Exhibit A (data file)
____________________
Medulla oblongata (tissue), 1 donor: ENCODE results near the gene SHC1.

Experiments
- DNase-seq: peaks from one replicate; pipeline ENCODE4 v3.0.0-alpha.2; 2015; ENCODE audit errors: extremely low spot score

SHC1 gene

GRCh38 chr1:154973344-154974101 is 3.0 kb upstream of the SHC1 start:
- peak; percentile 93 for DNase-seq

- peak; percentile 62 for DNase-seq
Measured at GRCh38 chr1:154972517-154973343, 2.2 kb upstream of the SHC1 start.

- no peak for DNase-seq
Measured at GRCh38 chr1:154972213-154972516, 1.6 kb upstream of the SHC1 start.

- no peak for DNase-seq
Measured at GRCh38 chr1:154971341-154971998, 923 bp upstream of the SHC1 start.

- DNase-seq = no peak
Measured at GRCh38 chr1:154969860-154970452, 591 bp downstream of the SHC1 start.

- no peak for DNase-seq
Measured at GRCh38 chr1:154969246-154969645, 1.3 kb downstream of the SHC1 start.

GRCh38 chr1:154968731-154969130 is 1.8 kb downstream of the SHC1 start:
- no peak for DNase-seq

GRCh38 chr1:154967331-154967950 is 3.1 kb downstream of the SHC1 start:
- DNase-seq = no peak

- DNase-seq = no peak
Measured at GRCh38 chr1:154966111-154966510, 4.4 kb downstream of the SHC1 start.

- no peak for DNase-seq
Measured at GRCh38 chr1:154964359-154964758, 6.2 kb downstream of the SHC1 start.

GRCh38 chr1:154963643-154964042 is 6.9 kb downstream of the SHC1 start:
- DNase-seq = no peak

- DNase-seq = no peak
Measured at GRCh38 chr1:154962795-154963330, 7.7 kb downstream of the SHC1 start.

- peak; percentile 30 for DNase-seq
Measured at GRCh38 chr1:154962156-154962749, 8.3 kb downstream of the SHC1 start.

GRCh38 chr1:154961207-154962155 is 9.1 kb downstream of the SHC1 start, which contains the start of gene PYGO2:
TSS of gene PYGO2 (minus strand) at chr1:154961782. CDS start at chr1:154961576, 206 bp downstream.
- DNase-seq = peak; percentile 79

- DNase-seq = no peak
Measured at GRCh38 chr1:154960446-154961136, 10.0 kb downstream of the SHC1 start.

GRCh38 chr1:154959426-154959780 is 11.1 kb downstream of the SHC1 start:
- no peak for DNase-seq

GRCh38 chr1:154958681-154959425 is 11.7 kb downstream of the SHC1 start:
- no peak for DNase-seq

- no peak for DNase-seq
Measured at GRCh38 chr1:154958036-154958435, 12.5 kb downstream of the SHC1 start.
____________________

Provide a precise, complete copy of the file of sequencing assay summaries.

Medulla oblongata (tissue), 1 donor: ENCODE results near the gene SHC1.

Experiments
- DNase-seq: peaks from one replicate; pipeline ENCODE4 v3.0.0-alpha.2; 2015; ENCODE audit errors: extremely low spot score

SHC1 gene

GRCh38 chr1:154973344-154974101 is 3.0 kb upstream of the SHC1 start:
- peak; percentile 93 for DNase-seq

- peak; percentile 62 for DNase-seq
Measured at GRCh38 chr1:154972517-154973343, 2.2 kb upstream of the SHC1 start.

- no peak for DNase-seq
Measured at GRCh38 chr1:154972213-154972516, 1.6 kb upstream of the SHC1 start.

- no peak for DNase-seq
Measured at GRCh38 chr1:154971341-154971998, 923 bp upstream of the SHC1 start.

- DNase-seq = no peak
Measured at GRCh38 chr1:154969860-154970452, 591 bp downstream of the SHC1 start.

- no peak for DNase-seq
Measured at GRCh38 chr1:154969246-154969645, 1.3 kb downstream of the SHC1 start.

GRCh38 chr1:154968731-154969130 is 1.8 kb downstream of the SHC1 start:
- no peak for DNase-seq

GRCh38 chr1:154967331-154967950 is 3.1 kb downstream of the SHC1 start:
- DNase-seq = no peak

- DNase-seq = no peak
Measured at GRCh38 chr1:154966111-154966510, 4.4 kb downstream of the SHC1 start.

- no peak for DNase-seq
Measured at GRCh38 chr1:154964359-154964758, 6.2 kb downstream of the SHC1 start.

GRCh38 chr1:154963643-154964042 is 6.9 kb downstream of the SHC1 start:
- DNase-seq = no peak

- DNase-seq = no peak
Measured at GRCh38 chr1:154962795-154963330, 7.7 kb downstream of the SHC1 start.

- peak; percentile 30 for DNase-seq
Measured at GRCh38 chr1:154962156-154962749, 8.3 kb downstream of the SHC1 start.

GRCh38 chr1:154961207-154962155 is 9.1 kb downstream of the SHC1 start, which contains the start of gene PYGO2:
TSS of gene PYGO2 (minus strand) at chr1:154961782. CDS start at chr1:154961576, 206 bp downstream.
- DNase-seq = peak; percentile 79

- DNase-seq = no peak
Measured at GRCh38 chr1:154960446-154961136, 10.0 kb downstream of the SHC1 start.

GRCh38 chr1:154959426-154959780 is 11.1 kb downstream of the SHC1 start:
- no peak for DNase-seq

GRCh38 chr1:154958681-154959425 is 11.7 kb downstream of the SHC1 start:
- no peak for DNase-seq

- no peak for DNase-seq
Measured at GRCh38 chr1:154958036-154958435, 12.5 kb downstream of the SHC1 start.